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"Valence and Molecular Structure," Lectures 1 and 2.

"Valence and Molecular Structure," Lectures 1 and 2. 1957.
Produced for the Institutes Program of the National Science Foundation. Robert and Jane Chapin, producers.

Lecture 1, Part 6. (5:54)


Linus Pauling: We have then, a complete explanation of the periodic system of the elements. The helium shell, one orbital, two elements. Outside of that is the neon shell 3s, 2s orbital, and three 2p orbitals, eight more electrons bringing us up to atomic number ten. Then the argon shell of eight electrons, the krypton shell of eighteen electrons, the xenon shell of eighteen, the radon shell of thirty-two, and, going on to the next shell with thirty-two elements, it would end up at a hundred eighteen.

The elements from titanium, from scandium on to zinc, we may call the transition elements of the iron group. They correspond to putting ten electrons into the five 3d orbitals. Similarly, the elements from deuterium on to cadmium we can call the transition elements of this group. Following lanthanum, there come fourteen elements, the lanthanons, from cerium to lutetium that correspond to the introduction of fourteen electrons, one at a time, into the seven 4f orbitals.

A great deal is known about the distribution of electrons in the various atoms and ions. This information has been obtained in part by experimental methods an in part by theory, by quantum mechanical theory. The results of x-ray experiments and electron diffraction experiments have shown that the electron distributions agree well with those that have been calculated by theoretical physicists using the Schrödinger wave equation, the fundamental equation in quantum mechanics.

I have some drawings that I made, in fact, twenty-four years ago, when I was going to give a lecture in Santa Barbara, some drawings that show how the electrons are distributed in the various ions. I, I don’t remember just why I was so interested in ions at that time, but I made the drawings for, for example, the bromide ion, a bromine atom that has picked up an extra electron, and for the rubidium ion, a rubidium atom that has lost one electron. These drawings are a good representation, I believe, pretty accurate rough representations, of the electron distributions in the various ions.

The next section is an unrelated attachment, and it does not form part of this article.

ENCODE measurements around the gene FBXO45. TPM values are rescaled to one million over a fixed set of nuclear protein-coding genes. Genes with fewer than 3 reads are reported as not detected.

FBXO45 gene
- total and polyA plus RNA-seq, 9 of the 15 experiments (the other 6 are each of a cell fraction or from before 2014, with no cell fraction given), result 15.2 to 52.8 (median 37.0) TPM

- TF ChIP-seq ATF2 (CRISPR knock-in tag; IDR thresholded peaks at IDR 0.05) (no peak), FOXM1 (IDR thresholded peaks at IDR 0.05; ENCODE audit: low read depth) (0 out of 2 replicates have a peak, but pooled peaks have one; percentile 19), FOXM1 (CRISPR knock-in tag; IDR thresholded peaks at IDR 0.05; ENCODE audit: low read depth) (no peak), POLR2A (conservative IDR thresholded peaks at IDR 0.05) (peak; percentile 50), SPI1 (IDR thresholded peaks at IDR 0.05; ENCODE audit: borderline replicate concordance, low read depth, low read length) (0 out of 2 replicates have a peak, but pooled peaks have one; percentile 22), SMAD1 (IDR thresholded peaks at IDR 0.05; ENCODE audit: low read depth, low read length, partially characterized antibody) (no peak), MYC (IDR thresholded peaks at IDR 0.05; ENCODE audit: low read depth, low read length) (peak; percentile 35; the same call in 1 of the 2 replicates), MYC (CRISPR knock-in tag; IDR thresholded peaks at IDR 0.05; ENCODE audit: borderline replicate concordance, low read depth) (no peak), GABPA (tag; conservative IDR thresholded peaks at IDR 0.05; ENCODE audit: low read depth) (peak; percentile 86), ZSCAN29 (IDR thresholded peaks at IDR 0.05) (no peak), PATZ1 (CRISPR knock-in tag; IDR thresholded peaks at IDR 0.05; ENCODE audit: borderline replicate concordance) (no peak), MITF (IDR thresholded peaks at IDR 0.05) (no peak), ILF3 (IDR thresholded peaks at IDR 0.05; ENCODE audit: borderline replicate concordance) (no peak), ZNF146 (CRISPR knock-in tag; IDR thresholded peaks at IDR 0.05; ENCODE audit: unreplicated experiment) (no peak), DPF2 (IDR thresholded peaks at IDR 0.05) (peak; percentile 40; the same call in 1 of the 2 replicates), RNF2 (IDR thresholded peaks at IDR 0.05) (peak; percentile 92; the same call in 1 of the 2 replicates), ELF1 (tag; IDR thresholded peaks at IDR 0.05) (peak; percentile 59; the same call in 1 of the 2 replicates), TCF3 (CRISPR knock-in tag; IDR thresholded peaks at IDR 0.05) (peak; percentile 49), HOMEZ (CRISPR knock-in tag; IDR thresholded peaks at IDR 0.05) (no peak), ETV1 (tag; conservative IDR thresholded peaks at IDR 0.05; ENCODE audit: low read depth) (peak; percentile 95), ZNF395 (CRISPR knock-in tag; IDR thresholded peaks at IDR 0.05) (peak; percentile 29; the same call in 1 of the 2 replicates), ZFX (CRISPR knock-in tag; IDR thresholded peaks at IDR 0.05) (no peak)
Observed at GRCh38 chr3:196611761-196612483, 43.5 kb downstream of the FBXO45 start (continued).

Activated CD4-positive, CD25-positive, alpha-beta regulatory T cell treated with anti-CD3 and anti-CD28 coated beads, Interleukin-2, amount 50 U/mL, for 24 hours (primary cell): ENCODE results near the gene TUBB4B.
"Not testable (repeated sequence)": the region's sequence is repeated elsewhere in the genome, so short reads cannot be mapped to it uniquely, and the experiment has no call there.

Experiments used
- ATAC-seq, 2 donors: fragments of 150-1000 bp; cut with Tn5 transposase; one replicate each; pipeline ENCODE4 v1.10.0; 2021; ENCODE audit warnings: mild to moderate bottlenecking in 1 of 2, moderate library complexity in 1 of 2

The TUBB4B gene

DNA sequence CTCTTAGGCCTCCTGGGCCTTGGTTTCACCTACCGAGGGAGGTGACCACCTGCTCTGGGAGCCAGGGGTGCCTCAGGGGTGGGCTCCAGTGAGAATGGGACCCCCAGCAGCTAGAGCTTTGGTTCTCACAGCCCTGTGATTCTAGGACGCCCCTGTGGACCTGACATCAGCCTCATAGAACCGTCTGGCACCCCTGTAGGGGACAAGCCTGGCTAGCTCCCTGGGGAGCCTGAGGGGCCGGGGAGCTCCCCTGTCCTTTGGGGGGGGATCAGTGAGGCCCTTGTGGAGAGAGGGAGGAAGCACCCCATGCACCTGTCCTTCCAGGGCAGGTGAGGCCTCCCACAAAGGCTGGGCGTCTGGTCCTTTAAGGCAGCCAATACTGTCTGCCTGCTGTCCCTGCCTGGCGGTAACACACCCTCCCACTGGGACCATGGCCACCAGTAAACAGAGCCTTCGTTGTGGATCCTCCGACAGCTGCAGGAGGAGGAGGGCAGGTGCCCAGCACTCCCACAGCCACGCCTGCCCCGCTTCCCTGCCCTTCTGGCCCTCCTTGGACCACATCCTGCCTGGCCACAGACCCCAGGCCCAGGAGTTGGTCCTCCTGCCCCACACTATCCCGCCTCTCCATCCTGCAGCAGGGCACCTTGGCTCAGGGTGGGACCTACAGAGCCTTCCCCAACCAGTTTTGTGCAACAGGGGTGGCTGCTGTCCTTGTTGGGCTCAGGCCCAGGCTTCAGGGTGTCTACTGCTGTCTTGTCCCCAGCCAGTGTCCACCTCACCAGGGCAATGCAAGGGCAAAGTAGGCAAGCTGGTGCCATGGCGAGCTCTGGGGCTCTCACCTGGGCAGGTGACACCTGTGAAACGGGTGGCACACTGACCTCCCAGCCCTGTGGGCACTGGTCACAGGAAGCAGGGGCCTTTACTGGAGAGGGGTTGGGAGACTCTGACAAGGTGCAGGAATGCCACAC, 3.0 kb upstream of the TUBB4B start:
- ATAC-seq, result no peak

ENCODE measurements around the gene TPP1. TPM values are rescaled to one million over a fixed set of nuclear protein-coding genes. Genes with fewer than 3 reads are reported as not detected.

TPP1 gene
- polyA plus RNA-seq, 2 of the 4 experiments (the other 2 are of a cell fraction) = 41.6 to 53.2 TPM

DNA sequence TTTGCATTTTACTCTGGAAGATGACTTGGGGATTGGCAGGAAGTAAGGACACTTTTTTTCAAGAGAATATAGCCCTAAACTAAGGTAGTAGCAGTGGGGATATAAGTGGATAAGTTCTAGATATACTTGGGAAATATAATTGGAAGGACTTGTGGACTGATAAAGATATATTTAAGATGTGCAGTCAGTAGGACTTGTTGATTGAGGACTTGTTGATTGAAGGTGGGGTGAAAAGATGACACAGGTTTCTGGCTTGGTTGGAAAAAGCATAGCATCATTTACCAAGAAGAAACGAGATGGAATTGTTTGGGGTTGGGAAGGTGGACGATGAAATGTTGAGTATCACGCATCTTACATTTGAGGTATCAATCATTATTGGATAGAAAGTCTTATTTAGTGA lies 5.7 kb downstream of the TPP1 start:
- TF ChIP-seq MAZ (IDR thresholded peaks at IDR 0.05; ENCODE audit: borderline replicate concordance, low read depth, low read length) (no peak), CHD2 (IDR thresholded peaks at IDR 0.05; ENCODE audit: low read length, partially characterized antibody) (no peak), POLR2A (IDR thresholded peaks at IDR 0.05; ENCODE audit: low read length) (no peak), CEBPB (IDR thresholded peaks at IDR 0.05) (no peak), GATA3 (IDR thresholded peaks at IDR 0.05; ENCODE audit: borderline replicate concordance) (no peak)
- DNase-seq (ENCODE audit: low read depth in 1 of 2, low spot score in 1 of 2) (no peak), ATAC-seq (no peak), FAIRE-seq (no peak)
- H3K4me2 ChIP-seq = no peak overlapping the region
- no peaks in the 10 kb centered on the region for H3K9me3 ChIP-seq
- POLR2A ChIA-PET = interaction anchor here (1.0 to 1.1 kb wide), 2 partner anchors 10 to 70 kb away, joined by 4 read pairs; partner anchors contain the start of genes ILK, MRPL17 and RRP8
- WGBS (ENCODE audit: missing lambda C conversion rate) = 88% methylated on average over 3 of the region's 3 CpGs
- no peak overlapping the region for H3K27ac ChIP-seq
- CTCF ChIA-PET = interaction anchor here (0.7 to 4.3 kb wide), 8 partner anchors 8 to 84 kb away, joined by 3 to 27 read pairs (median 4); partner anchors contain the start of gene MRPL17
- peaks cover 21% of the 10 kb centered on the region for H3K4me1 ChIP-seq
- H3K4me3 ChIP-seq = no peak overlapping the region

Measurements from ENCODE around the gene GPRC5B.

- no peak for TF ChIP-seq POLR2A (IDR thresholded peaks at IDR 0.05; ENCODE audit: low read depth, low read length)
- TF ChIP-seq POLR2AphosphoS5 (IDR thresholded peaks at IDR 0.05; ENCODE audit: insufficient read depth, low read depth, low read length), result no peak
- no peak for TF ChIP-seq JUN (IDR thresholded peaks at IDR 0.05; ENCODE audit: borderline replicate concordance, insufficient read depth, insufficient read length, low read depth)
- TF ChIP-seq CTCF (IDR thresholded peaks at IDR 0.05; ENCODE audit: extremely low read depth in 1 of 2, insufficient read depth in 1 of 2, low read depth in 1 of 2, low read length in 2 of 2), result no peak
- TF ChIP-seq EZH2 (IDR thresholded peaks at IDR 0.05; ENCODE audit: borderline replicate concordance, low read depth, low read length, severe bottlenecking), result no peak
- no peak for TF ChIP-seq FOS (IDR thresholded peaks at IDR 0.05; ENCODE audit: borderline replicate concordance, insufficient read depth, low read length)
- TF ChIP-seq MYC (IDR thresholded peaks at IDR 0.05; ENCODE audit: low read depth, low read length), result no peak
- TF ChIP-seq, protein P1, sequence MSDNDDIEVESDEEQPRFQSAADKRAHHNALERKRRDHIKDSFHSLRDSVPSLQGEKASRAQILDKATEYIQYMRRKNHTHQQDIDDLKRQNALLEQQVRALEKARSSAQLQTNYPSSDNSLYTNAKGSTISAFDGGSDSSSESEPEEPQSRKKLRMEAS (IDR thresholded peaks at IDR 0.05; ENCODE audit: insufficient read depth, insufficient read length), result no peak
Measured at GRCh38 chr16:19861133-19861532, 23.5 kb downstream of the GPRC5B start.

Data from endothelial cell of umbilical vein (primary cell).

Here, I have the drawing of lithium. The nucleus at the center, the lithium ion, Li+, the nucleus at the center, and then two electrons constituting a completed helium shell that moves in and out and have a distribution in space that is indicated by this drawing.

As we go on across the periodic table, from lithium towards the end of the first short group, we come to the fluorine atom which, being just short of neon, can pick up one additional electron. The electron, electronic structure of the fluoride ion is shown here. The nucleus, two electrons close in to the nucleus that constitute the helium shell, shrunk in because the nuclear charge is large, much larger than for lithium, and then eight electrons in this fluoride ion, two of which are moving in and out radially, the other six in somewhat elliptical orbits with the electron distribution shown here. You see that the fluoride ion is several times larger, roughly three times the diameter of the lithium ion.

Then here is the sodium ion. Sodium ion, sodium has eleven electrons. One of them has been lost to form the sodium ion, Na+, leaving ten electrons just as in the fluoride ion. These ten electrons are arranged, are distributed as shown here. The two in the helium shell are close in, the eight that constitute the neon shell are also shrunk in somewhat from the dimensions in the fluoride ion. This is the effect of the increase by about twenty percent in effective nuclear charge on going from fluorine to sodium. The scale is shown here, one angstrom. The sodium ion is about one angstrom in radius. The conventional crystal radius for sodium ion is 0.95 angstrom.

From sodium we continue across the first short period of the Periodic Table to chlorine, which is just one short of argon. The chlorine atom picks up an electron easily to form the chloride ion and the structure of the chloride ion is as indicated here. Two electrons in the k shell, the helium shell, then eight in the neon shell, and eight more in the argon shell, giving the ion with one negative charge.


Associated: Linus Pauling, Robert Chapin, Jane Chapin, National Science Foundation, Erwin Schrödinger
Clip ID: 1957v.1-06

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Creator: National Science Foundation
Associated: Linus Pauling, Robert Chapin, Jane Chapin

Date: 1957
Genre: video
ID: 1957v.1
Copyright: More Information

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